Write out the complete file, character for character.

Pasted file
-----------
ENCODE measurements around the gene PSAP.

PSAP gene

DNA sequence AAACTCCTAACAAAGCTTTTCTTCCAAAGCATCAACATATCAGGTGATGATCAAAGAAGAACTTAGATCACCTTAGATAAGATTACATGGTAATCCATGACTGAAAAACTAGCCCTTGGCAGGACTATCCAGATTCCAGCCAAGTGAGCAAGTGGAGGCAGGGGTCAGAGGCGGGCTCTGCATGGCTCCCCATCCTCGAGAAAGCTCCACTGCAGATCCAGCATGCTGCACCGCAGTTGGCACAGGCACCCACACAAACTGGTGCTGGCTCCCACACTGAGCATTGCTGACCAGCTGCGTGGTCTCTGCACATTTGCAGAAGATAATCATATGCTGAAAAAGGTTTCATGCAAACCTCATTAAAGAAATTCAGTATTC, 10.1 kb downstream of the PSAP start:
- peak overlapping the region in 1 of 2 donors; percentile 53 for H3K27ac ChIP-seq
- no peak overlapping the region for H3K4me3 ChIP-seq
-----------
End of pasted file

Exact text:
ENCODE measurements around the gene PSAP.

PSAP gene

DNA sequence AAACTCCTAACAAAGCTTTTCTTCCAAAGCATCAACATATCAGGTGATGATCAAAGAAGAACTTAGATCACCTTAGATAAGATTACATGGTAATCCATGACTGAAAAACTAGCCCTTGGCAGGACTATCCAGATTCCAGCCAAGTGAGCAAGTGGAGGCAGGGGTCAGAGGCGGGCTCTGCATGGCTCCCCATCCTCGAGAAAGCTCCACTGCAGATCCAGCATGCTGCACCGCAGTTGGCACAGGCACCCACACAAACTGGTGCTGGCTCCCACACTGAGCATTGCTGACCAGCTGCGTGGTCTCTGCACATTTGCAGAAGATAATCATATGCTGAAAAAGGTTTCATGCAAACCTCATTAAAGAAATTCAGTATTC, 10.1 kb downstream of the PSAP start:
- peak overlapping the region in 1 of 2 donors; percentile 53 for H3K27ac ChIP-seq
- no peak overlapping the region for H3K4me3 ChIP-seq